doi = "10.1177/1464700118754957",
language = "English",
volume = "20",
pages = "19--36",
journal = "Feminist Theory",
issn = "1464-7001",
number = "1",

}

What's in a name? Theorising the inter-relationships of gender and violence. / Boyle, Karen.

In: Feminist Theory, Vol. 20, No. 1, 01.01.2019, p. 19-36.

Research output: Contribution to journalArticle

TY - JOUR

T1 - What's in a name? Theorising the inter-relationships of gender and violence

AU - Boyle, Karen

PY - 2019/1/1

Y1 - 2019/1/1

N2 - This article explores the representational practices of feminist theorising around gender and violence. Adapting Liz Kelly’s notion of the continuum of women’s experiences of sexual violence, I argue that ‘continuum thinking’ can offer important interventions which unsettle binaries, recognise grey areas in women’s experiences and avoid ‘othering’ specific communities. Continuum thinking allows us to understand connections whilst nevertheless maintaining distinctions that are important conceptually, politically and legally. However, this is dependent upon recognising the multiplicity of continuums in feminist theorising – as well as in policy contexts – and the different ways in which they operate. A discussion of contemporary theory and policy suggests that this multiplicity is not always recognised, resulting in a flattening of distinctions which can make it difficult to recognise the specifically gendered patterns of violence and experience. I conclude by considering how focusing on men’s behaviour might offer one way of unsettling the contemporary orthodoxy which equates gender-based violence and violence against women.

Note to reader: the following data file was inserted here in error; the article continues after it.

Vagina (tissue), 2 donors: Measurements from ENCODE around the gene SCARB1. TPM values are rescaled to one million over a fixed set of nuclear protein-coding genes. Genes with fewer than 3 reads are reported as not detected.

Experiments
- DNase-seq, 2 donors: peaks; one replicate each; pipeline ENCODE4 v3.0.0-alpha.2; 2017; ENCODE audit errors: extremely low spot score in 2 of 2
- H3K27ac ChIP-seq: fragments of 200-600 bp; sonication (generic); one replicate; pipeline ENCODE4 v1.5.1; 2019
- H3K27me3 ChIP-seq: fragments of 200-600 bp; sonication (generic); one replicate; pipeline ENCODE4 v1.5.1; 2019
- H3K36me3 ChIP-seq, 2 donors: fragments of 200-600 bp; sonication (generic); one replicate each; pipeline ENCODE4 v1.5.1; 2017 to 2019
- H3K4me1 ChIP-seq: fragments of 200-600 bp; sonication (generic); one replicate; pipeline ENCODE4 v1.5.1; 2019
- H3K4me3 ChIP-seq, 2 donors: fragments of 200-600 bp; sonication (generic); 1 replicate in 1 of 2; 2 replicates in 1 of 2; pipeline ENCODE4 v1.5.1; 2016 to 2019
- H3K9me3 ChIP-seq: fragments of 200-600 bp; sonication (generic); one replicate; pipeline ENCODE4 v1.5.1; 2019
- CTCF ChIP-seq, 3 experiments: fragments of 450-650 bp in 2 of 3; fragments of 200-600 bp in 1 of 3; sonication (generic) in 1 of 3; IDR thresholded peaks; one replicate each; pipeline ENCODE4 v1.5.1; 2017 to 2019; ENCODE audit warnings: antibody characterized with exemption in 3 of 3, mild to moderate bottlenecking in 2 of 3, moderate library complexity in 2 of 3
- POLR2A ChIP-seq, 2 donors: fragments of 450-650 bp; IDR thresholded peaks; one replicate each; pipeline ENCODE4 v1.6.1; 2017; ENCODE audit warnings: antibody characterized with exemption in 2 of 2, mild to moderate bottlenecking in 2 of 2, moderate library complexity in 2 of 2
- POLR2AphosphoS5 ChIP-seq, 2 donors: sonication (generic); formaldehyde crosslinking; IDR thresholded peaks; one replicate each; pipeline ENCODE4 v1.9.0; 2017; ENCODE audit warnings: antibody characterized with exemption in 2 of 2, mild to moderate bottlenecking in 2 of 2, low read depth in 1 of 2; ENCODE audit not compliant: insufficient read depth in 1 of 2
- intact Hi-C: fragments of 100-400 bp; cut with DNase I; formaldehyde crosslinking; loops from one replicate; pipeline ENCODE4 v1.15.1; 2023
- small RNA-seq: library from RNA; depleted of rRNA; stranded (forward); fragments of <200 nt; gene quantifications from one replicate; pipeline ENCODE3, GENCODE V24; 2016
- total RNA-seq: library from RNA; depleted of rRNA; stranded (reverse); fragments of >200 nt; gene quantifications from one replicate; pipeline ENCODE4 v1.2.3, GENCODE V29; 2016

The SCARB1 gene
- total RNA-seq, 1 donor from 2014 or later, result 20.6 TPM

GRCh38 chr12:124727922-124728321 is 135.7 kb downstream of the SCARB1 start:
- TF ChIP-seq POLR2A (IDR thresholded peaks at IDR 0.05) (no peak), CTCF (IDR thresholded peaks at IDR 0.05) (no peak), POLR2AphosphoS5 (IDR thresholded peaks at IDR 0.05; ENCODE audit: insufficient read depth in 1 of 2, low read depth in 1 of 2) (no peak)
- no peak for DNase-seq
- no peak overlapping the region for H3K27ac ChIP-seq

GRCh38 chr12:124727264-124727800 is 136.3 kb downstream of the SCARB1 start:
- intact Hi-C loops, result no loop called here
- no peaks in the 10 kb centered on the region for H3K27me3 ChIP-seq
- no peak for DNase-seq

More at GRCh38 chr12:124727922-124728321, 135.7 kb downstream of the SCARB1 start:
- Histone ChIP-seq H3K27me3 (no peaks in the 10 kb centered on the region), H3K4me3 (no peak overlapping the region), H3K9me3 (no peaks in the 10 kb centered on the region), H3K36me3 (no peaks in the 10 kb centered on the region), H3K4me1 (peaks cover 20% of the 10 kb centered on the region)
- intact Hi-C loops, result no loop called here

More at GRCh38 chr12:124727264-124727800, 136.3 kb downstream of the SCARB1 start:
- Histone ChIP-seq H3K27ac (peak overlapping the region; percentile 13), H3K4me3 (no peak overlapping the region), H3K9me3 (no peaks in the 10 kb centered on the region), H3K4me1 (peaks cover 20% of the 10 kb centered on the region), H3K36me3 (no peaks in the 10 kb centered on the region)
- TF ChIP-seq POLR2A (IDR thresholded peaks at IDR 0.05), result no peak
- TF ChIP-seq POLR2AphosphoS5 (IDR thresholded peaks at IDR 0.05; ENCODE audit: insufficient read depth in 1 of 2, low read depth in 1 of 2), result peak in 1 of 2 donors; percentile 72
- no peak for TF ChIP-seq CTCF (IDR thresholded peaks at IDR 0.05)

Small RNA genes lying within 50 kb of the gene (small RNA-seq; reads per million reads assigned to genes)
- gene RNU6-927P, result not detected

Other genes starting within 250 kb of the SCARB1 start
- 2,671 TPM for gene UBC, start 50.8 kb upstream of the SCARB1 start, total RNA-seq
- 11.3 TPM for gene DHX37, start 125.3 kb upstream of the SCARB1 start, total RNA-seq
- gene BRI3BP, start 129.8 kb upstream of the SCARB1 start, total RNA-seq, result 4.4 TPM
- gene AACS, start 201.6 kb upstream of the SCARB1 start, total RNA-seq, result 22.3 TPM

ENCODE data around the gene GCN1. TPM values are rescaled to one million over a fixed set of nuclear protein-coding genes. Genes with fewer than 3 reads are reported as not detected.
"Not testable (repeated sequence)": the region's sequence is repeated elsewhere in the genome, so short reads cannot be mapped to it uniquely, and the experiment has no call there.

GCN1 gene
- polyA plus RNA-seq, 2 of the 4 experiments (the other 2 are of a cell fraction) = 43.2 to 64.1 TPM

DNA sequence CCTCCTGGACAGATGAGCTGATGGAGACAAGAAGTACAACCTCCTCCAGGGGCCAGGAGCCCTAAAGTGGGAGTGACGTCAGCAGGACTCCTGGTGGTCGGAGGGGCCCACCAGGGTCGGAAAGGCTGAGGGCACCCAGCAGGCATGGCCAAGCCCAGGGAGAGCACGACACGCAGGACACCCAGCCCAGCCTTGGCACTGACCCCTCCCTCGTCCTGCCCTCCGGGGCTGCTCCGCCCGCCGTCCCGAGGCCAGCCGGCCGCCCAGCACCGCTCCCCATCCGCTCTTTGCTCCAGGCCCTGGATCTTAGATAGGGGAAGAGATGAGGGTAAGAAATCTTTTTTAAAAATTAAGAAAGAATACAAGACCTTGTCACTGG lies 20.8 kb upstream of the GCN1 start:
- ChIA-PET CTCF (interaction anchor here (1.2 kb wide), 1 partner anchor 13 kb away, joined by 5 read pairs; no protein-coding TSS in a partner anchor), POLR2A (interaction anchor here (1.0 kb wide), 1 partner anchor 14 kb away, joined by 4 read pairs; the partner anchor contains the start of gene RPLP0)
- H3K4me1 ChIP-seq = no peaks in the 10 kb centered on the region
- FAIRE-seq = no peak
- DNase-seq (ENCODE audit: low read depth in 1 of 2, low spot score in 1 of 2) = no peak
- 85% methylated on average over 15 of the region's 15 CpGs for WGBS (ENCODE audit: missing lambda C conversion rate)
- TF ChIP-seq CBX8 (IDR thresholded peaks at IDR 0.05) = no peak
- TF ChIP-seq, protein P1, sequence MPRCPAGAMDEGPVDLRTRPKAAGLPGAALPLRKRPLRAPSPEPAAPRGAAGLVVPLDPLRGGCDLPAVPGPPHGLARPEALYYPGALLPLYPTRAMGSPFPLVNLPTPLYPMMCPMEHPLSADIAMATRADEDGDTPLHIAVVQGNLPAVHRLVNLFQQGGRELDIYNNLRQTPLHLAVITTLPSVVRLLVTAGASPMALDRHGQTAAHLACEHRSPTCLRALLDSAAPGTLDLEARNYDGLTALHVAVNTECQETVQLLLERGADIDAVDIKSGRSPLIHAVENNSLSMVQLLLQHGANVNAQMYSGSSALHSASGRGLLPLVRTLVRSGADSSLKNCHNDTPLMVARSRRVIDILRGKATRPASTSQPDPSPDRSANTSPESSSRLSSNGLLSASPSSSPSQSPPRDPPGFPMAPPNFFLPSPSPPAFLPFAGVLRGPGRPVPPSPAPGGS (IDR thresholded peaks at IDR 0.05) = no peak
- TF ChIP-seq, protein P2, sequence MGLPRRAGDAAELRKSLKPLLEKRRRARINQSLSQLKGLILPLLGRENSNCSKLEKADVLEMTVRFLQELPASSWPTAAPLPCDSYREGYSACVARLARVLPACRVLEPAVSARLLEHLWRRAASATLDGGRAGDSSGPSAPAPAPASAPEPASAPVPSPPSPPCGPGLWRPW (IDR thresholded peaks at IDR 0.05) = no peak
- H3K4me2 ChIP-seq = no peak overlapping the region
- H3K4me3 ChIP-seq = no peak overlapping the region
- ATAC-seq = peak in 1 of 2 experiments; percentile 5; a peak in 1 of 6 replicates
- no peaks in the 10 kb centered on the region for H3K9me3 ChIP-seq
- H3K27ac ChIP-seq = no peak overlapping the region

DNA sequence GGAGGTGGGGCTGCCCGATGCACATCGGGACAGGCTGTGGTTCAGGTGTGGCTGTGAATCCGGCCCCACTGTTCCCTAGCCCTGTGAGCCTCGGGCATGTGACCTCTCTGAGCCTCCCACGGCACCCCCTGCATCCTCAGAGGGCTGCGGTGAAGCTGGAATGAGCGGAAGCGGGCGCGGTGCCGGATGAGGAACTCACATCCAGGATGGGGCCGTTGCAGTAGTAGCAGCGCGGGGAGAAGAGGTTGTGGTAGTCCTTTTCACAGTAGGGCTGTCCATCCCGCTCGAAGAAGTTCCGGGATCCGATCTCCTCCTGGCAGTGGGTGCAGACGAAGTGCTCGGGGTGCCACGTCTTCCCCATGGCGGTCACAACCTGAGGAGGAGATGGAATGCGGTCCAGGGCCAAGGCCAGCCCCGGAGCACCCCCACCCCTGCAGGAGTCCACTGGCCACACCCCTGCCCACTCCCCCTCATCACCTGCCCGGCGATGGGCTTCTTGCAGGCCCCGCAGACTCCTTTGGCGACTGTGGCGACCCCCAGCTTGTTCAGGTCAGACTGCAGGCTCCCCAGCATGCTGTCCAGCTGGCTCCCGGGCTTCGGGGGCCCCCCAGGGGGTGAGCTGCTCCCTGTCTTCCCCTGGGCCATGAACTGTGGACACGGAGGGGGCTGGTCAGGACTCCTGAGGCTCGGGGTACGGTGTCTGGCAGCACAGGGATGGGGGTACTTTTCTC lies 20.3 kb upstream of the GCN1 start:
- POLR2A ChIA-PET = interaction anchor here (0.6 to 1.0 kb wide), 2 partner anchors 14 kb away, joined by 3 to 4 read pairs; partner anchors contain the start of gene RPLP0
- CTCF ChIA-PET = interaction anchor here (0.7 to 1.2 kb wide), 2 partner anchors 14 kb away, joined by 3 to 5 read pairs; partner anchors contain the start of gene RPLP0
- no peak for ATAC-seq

AB - This article explores the representational practices of feminist theorising around gender and violence. Adapting Liz Kelly’s notion of the continuum of women’s experiences of sexual violence, I argue that ‘continuum thinking’ can offer important interventions which unsettle binaries, recognise grey areas in women’s experiences and avoid ‘othering’ specific communities. Continuum thinking allows us to understand connections whilst nevertheless maintaining distinctions that are important conceptually, politically and legally. However, this is dependent upon recognising the multiplicity of continuums in feminist theorising – as well as in policy contexts – and the different ways in which they operate. A discussion of contemporary theory and policy suggests that this multiplicity is not always recognised, resulting in a flattening of distinctions which can make it difficult to recognise the specifically gendered patterns of violence and experience. I conclude by considering how focusing on men’s behaviour might offer one way of unsettling the contemporary orthodoxy which equates gender-based violence and violence against women.

KW - gender-based violence

KW - gender violence

KW - violence against women

KW - domestic abuse

KW - men's violence

KW - continuum thinking

UR - http://journals.sagepub.com/home/fty

U2 - 10.1177/1464700118754957

DO - 10.1177/1464700118754957

M3 - Article

VL - 20

SP - 19

EP - 36

JO - Feminist Theory

T2 - Feminist Theory

JF - Feminist Theory

SN - 1464-7001

IS - 1

ER -